Turns out, that our mystery man had been a sound engineer at a major studio in California, and had just finished up recording sessions with Elton John.  Considering Elton John was still reigning in the top 40 pop charts, we were very impressed and flattered that a true bona fide music industry guy was taking a look at our little rag-tag Christian band that could.  He pretty much became our de-facto manager and musical guru overnight.  He started taking us to studios to get us prepped for flying out to California and “making it” in the business.  We were sure that this was God’s way of providing us a fast track to stardom, top 40 hits, and spiritual impact as the coolest Christians to ever represent Christ to the masses.

At this point, the main songwriter and leader of the band pretty much issued an ultimatum.  We had to raise something like $10,000, so that we could book a studio in LA and fly out to make musical history.  He was positive that this would be the outcome, and we were pretty sold on the idea, as well.  Why else would God have dropped this music industry insider into our rehearsal studio?  We were still only getting scant gig time, a youth group in the Appalachians wanted a band for an outdoor event, the local high school needed a band for the school musical cast party, etc….but nothing big yet…but we had faith, hope, and some guy who kept telling us that we could be great!  But like so much in life, even the best laid plans can go awry….

It started during a hot summer night in a local studio….we were jamming our hearts out and recording three of our newest songs with our new-found friend.  He pushed us hard from behind the sound board, he told us we were sounding better than we ever had, and we were genuinely having a blast jamming and learning about the recording process.  But things went quickly sour after this night….

Our fundraising efforts were not going well, so the main songwriter started chiding us that we needed to bug our relatives for the money.  We even had a 10 page presentation packet that we were handing out, explaining our “vision” as a band, and the fact that investors could use the investment as a tax write off.  Yeah, for some reason not too many people wanted to give a bunch of late teens $10,000 to go to LA…what’s wrong with you people? Can’t you see that this is what God wants us to do…just trying to be famous for God here and all you have to do is give us your money!  Geesh-some people just don’t get it……………The final blow came when my well to do Grandparents said they’d take a pass.  It looks like we were going to be stuck on the East Coast for the foreseeable future.

Then came the final mix from our summer jam session.  We had been waiting for almost a month as our musical guru spent his time mixing down the final takes.  He finally finished and said he’d drop by with a cassette for us to hear.  We could hardly wait! We were sure we had just laid down the tracks for the next big musical revolution.  On top of that, we were on the verge of making it big for God!!!!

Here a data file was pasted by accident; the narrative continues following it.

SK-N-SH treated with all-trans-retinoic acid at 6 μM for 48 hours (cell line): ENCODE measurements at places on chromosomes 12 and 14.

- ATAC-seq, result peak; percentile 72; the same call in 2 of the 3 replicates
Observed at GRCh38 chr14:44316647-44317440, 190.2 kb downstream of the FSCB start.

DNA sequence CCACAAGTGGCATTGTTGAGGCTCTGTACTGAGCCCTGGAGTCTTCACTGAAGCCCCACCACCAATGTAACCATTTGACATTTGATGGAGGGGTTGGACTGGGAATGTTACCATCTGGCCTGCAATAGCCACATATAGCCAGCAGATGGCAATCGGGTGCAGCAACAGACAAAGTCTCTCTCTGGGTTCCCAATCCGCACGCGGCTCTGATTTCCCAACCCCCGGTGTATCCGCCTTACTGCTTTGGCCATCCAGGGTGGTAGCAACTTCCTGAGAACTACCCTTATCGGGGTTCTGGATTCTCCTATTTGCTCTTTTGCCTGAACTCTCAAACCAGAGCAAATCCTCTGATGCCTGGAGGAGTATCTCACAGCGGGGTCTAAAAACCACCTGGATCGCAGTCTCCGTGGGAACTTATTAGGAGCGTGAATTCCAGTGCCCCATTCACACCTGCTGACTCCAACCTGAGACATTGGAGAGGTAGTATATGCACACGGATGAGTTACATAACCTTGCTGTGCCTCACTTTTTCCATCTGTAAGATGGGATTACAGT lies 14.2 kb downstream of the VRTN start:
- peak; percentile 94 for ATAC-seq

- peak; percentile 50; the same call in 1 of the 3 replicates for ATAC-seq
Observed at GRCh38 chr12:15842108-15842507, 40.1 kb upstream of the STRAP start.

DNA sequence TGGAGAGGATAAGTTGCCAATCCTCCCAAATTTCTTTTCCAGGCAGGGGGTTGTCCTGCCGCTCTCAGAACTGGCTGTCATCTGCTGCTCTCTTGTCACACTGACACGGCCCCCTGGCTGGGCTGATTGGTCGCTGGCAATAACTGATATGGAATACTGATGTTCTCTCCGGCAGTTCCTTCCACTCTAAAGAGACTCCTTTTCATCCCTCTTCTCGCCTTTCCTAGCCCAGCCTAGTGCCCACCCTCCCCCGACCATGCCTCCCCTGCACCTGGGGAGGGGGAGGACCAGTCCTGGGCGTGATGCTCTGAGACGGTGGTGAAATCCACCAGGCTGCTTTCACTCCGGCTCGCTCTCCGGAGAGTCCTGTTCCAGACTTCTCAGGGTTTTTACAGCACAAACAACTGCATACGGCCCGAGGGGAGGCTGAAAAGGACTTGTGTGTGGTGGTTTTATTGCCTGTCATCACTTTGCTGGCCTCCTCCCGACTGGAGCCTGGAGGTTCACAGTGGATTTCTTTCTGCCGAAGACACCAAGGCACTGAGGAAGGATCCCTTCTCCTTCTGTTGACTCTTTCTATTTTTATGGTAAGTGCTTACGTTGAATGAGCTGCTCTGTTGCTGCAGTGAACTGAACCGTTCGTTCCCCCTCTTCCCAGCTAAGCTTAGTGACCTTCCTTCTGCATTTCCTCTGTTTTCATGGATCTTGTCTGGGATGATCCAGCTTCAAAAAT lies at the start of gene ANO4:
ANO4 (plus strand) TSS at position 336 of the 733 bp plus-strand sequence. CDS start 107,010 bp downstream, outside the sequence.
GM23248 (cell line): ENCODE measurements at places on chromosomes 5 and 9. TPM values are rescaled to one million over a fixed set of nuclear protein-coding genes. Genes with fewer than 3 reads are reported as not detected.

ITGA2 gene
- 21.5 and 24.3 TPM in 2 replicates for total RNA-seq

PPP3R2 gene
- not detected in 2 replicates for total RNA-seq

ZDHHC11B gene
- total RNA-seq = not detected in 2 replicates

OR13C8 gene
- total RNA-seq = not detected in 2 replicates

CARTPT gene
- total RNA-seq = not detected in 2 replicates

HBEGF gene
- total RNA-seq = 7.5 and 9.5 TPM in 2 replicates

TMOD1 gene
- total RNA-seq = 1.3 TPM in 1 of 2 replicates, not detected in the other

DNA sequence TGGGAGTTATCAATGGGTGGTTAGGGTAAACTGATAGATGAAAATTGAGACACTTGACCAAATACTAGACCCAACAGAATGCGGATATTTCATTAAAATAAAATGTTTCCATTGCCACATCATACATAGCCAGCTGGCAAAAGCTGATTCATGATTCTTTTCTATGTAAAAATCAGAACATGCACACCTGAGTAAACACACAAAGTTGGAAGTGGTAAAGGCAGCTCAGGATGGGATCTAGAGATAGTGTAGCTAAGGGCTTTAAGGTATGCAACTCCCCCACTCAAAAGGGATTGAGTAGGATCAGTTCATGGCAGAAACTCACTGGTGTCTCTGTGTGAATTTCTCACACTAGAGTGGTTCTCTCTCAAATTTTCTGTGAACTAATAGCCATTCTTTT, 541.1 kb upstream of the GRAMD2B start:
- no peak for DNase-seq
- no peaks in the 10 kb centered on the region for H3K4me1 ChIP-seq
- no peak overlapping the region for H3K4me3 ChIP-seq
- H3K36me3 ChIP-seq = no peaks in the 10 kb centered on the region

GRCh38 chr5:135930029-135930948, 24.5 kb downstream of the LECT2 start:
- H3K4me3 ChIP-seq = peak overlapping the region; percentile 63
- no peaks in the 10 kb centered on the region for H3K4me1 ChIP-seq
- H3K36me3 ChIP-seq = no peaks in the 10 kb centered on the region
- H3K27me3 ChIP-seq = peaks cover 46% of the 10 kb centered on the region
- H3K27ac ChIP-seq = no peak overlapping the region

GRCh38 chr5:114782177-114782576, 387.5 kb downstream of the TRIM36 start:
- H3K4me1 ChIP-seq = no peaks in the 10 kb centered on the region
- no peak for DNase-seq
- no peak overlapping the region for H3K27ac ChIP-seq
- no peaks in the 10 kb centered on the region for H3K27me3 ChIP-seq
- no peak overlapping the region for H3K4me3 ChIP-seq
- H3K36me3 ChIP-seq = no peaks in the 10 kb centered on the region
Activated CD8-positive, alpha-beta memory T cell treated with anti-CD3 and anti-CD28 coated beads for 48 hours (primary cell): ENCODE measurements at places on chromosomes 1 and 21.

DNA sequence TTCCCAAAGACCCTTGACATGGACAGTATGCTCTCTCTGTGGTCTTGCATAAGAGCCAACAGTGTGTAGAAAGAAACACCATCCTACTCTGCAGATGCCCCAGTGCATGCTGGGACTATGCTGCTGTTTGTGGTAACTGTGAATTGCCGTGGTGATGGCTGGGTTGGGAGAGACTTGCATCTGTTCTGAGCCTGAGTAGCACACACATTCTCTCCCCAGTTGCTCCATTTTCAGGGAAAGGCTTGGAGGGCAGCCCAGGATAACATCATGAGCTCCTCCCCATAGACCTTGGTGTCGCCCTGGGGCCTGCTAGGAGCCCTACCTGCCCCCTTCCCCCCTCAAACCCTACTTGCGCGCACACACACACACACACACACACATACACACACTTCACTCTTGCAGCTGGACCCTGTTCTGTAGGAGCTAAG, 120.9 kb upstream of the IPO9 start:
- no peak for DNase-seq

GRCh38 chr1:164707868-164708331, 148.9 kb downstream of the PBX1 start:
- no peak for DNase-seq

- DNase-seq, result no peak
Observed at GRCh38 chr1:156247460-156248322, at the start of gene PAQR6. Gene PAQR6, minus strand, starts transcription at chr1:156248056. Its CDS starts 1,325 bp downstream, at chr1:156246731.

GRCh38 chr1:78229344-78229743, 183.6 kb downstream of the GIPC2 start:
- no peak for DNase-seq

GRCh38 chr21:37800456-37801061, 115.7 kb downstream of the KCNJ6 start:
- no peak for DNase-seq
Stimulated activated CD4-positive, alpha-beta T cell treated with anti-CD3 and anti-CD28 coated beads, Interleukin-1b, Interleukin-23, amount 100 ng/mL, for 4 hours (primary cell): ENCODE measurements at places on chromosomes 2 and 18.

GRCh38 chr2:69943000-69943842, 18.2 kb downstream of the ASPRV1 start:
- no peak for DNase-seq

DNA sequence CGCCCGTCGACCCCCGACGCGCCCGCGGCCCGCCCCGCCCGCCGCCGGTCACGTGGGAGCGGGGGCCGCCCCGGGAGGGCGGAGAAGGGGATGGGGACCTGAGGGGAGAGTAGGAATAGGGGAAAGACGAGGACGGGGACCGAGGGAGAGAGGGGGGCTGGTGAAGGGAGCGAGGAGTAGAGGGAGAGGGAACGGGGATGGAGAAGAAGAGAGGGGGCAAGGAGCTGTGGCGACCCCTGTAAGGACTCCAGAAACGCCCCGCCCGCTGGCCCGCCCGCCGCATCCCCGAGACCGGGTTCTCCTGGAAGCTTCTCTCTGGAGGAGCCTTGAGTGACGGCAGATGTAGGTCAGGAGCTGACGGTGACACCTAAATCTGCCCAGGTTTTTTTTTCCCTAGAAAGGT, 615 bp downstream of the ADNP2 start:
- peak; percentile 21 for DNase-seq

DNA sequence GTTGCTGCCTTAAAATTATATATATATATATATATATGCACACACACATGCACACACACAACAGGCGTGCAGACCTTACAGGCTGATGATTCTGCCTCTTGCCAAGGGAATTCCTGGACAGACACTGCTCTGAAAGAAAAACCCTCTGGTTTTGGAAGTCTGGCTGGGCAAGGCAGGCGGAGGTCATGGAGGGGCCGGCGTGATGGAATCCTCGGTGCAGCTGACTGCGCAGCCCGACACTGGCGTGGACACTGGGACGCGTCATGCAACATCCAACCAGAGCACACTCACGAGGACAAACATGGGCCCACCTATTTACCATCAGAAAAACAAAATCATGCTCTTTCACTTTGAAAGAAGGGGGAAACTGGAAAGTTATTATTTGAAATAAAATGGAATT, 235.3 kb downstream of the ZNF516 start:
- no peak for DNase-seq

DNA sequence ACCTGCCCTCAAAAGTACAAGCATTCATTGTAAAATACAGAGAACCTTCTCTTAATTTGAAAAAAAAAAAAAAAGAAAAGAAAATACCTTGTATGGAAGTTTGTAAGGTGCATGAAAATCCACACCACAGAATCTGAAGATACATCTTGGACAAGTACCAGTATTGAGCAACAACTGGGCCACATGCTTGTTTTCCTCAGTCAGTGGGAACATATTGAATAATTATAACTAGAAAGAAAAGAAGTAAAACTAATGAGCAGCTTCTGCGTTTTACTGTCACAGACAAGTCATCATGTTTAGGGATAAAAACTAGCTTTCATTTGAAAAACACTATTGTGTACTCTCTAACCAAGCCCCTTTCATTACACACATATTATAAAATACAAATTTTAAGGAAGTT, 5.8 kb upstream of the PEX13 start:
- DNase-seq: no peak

But the truth hit us after about 30 seconds into the recording….we didn’t sound all that good.  In fact, two of the three songs were down right awful.  I mean, singing off-key awful….The only song that was even interesting ,was a darker sounding tune that had a Pink Floydish type of feel.  The music was genuinely good, but as soon as the vocals started, it was sunk.  Our only male lead vocalist was a good song writer, but he sounded like he was singing with a clothes pin pinching his nose shut.  This was not going to end well….and it didn’t.

Most of the Band’s reaction was to blame our new-found musical guru for not mixing it well.  He tried to defend himself, saying this was just one night of recording and a rough mix at best.  He felt it could be used as a base line to make better recordings….I wasn’t sure I bought into either side, so I stayed out of it.  Truth is, I thought we needed more practice and a couple of singing lessons, but now was not the time to offer such a practical suggestion.

The listening party ended in a very terse goodbye in which we (the band) essentially told our new Guru to go talk a long walk off a short  pier…in Christian love, of course.  Not long after this whole kerfuffle, our drummer called it quits, saying he was done with rock bands.  He wanted to finish his college degree and move on.  But this was bad news for us, because he was the best musician (and singer) in the band.  We pretty much thought he was an idiot for quitting.  How could he quit when we were so close to becoming rock stars for God?  That just doesn’t make sense!  Oh well, his loss…because we were far from finished. Someday he’d be sorry he quit.

So, what does an aspiring Christian band do, that has just fired their only contact in the music industry, after pumping out a God awful recording?  They go and hire an image consultant…

The Image Consultant

Ah…well…yes, makes sense right?  Bad recording, bad singing, etc…probably means we need a new pair of Guess jeans?  Oh well, we weren’t peddling in logic, and paying someone $350 a month to tell you you’re cool and could be even cooler, is the way to put a bad record behind you, right?  Well, it worked for us…

Looking back now, I honestly have no idea how we even found this person, or how they found us?  I mean, how many people at your local mega church on the main line, are out there peddling their services as an image consultant?  But here he was, and there went our money.

You may ask yourself, what exactly does an image consultant do?  Well, the first thing he did was tell us to go downtown to the hippest alternative fashion shops in the city and shop for a new look.  I have to admit, it was kinda fun to go downtown with the only goal of finding a cohesive and convincing look that said “look at us, we’re a cool rock band!’.  In other words, we enjoyed being flattered.  We did as he suggested and spent way too much money (almost $1,000) on new clothes for the band.  We had been banking some money from some recent gigs, so we shelled it out to find the new us.